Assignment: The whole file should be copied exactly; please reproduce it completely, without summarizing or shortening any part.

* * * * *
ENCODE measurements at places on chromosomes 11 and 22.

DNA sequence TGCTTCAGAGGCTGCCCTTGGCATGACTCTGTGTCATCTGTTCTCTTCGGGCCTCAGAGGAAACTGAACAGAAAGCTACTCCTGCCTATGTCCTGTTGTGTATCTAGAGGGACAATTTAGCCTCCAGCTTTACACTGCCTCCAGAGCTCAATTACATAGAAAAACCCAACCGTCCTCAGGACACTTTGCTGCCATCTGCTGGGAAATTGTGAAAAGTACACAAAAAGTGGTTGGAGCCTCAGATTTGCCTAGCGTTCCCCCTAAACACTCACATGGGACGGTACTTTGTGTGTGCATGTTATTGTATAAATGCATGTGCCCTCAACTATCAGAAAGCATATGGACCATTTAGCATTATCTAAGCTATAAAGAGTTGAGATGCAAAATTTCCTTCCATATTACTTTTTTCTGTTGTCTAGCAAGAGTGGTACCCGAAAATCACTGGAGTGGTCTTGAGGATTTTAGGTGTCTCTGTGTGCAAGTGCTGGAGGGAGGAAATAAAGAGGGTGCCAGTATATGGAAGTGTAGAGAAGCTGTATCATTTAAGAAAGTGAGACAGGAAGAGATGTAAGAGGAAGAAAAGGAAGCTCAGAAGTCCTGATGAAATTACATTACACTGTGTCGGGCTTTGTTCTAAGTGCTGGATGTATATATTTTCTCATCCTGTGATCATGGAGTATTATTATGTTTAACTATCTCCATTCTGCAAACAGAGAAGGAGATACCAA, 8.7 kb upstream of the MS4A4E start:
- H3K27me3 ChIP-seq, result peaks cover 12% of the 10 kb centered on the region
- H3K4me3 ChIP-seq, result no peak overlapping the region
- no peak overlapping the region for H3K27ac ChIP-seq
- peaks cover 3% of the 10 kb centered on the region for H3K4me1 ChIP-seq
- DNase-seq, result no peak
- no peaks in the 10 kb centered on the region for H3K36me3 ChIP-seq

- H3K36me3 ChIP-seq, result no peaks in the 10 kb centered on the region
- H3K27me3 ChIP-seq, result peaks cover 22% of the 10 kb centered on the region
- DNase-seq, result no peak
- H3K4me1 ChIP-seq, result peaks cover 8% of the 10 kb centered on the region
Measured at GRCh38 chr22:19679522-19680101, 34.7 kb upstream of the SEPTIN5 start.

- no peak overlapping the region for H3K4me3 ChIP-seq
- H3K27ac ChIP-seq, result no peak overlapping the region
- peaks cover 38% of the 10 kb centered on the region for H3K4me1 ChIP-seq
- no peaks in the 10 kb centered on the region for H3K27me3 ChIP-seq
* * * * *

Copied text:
ENCODE measurements at places on chromosomes 11 and 22.

DNA sequence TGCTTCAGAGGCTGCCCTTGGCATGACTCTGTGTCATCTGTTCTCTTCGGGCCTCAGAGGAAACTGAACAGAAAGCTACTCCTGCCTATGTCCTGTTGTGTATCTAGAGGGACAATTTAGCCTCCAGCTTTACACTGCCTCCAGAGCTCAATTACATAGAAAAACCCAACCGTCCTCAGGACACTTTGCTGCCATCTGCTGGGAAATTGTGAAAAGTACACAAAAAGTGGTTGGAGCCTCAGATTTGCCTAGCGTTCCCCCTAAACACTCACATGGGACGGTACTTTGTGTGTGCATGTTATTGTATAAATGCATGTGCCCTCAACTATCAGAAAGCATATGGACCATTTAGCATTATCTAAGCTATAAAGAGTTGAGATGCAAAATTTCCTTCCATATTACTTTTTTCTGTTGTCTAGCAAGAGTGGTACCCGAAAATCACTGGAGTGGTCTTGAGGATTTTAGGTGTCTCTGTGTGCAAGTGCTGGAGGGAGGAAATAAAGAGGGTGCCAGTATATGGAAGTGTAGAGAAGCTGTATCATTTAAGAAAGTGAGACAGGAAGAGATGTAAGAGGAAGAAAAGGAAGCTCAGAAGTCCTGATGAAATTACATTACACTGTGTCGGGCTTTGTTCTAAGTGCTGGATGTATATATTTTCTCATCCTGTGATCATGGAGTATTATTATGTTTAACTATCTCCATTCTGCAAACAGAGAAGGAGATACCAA, 8.7 kb upstream of the MS4A4E start:
- H3K27me3 ChIP-seq, result peaks cover 12% of the 10 kb centered on the region
- H3K4me3 ChIP-seq, result no peak overlapping the region
- no peak overlapping the region for H3K27ac ChIP-seq
- peaks cover 3% of the 10 kb centered on the region for H3K4me1 ChIP-seq
- DNase-seq, result no peak
- no peaks in the 10 kb centered on the region for H3K36me3 ChIP-seq

- H3K36me3 ChIP-seq, result no peaks in the 10 kb centered on the region
- H3K27me3 ChIP-seq, result peaks cover 22% of the 10 kb centered on the region
- DNase-seq, result no peak
- H3K4me1 ChIP-seq, result peaks cover 8% of the 10 kb centered on the region
Measured at GRCh38 chr22:19679522-19680101, 34.7 kb upstream of the SEPTIN5 start.

- no peak overlapping the region for H3K4me3 ChIP-seq
- H3K27ac ChIP-seq, result no peak overlapping the region
- peaks cover 38% of the 10 kb centered on the region for H3K4me1 ChIP-seq
- no peaks in the 10 kb centered on the region for H3K27me3 ChIP-seq